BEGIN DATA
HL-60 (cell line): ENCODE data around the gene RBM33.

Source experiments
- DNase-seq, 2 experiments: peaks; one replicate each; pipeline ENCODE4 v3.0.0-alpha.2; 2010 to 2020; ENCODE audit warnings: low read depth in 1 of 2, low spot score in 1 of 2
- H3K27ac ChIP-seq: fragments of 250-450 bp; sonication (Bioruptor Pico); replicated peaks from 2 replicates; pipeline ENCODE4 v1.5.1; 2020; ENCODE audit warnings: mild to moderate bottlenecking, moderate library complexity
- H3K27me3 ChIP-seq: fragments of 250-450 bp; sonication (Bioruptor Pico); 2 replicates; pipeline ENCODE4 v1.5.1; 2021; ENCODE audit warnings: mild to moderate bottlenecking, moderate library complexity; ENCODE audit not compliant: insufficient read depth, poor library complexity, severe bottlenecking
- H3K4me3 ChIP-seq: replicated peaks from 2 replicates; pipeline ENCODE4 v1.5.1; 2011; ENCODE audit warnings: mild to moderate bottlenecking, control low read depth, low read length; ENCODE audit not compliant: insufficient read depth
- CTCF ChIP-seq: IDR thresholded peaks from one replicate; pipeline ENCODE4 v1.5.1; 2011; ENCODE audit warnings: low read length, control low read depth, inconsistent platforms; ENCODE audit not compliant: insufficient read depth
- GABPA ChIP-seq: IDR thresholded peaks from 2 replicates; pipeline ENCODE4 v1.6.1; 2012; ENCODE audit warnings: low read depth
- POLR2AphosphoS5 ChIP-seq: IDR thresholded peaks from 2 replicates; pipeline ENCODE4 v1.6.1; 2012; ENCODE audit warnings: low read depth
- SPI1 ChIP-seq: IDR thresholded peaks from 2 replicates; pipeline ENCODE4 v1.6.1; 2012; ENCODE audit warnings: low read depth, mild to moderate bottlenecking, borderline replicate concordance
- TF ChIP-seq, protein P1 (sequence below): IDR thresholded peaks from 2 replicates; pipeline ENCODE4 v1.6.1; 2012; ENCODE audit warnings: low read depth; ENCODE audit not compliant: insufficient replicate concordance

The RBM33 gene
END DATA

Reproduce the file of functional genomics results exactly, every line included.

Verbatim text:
HL-60 (cell line): ENCODE data around the gene RBM33.

Source experiments
- DNase-seq, 2 experiments: peaks; one replicate each; pipeline ENCODE4 v3.0.0-alpha.2; 2010 to 2020; ENCODE audit warnings: low read depth in 1 of 2, low spot score in 1 of 2
- H3K27ac ChIP-seq: fragments of 250-450 bp; sonication (Bioruptor Pico); replicated peaks from 2 replicates; pipeline ENCODE4 v1.5.1; 2020; ENCODE audit warnings: mild to moderate bottlenecking, moderate library complexity
- H3K27me3 ChIP-seq: fragments of 250-450 bp; sonication (Bioruptor Pico); 2 replicates; pipeline ENCODE4 v1.5.1; 2021; ENCODE audit warnings: mild to moderate bottlenecking, moderate library complexity; ENCODE audit not compliant: insufficient read depth, poor library complexity, severe bottlenecking
- H3K4me3 ChIP-seq: replicated peaks from 2 replicates; pipeline ENCODE4 v1.5.1; 2011; ENCODE audit warnings: mild to moderate bottlenecking, control low read depth, low read length; ENCODE audit not compliant: insufficient read depth
- CTCF ChIP-seq: IDR thresholded peaks from one replicate; pipeline ENCODE4 v1.5.1; 2011; ENCODE audit warnings: low read length, control low read depth, inconsistent platforms; ENCODE audit not compliant: insufficient read depth
- GABPA ChIP-seq: IDR thresholded peaks from 2 replicates; pipeline ENCODE4 v1.6.1; 2012; ENCODE audit warnings: low read depth
- POLR2AphosphoS5 ChIP-seq: IDR thresholded peaks from 2 replicates; pipeline ENCODE4 v1.6.1; 2012; ENCODE audit warnings: low read depth
- SPI1 ChIP-seq: IDR thresholded peaks from 2 replicates; pipeline ENCODE4 v1.6.1; 2012; ENCODE audit warnings: low read depth, mild to moderate bottlenecking, borderline replicate concordance
- TF ChIP-seq, protein P1 (sequence below): IDR thresholded peaks from 2 replicates; pipeline ENCODE4 v1.6.1; 2012; ENCODE audit warnings: low read depth; ENCODE audit not compliant: insufficient replicate concordance

The RBM33 gene